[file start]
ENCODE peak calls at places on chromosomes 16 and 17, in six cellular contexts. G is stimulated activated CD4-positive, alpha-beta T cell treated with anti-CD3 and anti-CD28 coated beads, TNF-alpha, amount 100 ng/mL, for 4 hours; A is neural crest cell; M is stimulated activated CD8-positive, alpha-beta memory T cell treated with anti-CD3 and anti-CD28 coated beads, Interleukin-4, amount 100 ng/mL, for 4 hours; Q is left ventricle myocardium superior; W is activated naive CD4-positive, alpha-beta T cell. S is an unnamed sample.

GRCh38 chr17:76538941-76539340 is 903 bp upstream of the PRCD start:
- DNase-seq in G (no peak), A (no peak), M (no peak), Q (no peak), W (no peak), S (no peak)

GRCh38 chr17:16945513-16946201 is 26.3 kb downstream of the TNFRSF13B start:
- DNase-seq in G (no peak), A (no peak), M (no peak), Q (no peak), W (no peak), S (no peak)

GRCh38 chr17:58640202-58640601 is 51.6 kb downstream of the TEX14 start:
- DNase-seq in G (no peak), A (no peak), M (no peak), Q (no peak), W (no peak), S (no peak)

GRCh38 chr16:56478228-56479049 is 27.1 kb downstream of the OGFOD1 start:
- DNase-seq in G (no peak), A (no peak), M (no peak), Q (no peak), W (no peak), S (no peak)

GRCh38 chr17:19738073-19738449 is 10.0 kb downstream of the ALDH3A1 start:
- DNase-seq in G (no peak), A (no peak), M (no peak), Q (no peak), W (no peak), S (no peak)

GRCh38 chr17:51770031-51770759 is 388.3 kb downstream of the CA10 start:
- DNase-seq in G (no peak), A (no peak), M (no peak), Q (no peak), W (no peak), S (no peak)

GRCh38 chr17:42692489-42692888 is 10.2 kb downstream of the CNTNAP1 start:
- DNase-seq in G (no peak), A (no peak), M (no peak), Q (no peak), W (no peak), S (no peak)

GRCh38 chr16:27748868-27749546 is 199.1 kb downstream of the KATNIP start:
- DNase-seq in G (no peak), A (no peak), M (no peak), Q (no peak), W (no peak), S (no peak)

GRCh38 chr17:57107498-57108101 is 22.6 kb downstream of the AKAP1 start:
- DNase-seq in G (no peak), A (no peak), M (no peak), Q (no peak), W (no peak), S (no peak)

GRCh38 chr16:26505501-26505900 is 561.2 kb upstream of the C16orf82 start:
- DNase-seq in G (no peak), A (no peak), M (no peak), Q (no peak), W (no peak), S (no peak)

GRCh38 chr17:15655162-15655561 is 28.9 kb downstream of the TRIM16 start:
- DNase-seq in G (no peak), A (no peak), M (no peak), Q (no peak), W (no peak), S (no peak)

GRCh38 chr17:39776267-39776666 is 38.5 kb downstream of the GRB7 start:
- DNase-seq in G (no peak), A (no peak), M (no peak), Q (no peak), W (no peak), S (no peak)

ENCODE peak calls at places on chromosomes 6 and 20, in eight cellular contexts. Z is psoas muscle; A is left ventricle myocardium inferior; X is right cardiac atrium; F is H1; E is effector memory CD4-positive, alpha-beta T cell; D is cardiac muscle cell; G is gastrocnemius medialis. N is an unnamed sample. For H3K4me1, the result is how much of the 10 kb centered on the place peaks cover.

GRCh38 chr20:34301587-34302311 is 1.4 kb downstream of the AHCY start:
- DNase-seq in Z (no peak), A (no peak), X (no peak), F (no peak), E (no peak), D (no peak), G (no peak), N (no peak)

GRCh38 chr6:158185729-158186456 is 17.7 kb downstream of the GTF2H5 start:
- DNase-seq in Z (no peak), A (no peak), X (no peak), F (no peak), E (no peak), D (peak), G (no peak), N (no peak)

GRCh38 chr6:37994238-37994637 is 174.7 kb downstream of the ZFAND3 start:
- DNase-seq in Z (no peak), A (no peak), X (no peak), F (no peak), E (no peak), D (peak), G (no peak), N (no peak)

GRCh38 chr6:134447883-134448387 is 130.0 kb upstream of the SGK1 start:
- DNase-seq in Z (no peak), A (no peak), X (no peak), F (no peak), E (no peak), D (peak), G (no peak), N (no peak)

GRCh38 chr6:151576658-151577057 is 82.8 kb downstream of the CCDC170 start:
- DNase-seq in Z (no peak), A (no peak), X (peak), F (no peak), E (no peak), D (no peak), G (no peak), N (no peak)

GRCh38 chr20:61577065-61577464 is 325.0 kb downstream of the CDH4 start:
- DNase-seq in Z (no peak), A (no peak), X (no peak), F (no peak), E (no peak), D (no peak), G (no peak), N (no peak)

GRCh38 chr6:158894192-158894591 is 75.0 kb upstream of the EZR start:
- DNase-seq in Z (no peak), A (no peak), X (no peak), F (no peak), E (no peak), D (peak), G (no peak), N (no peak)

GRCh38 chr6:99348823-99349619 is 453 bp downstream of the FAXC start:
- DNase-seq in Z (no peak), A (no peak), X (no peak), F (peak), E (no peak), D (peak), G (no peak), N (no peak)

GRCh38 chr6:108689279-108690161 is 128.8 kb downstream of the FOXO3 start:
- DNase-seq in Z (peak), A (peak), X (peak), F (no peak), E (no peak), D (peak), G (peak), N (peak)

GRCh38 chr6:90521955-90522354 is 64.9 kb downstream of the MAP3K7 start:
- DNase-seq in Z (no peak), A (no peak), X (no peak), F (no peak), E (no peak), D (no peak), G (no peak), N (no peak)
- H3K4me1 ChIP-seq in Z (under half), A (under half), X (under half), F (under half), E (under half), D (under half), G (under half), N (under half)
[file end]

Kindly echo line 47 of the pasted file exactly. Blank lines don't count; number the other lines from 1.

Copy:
- H3K4me1 ChIP-seq in Z (under half), A (under half), X (under half), F (under half), E (under half), D (under half), G (under half), N (under half)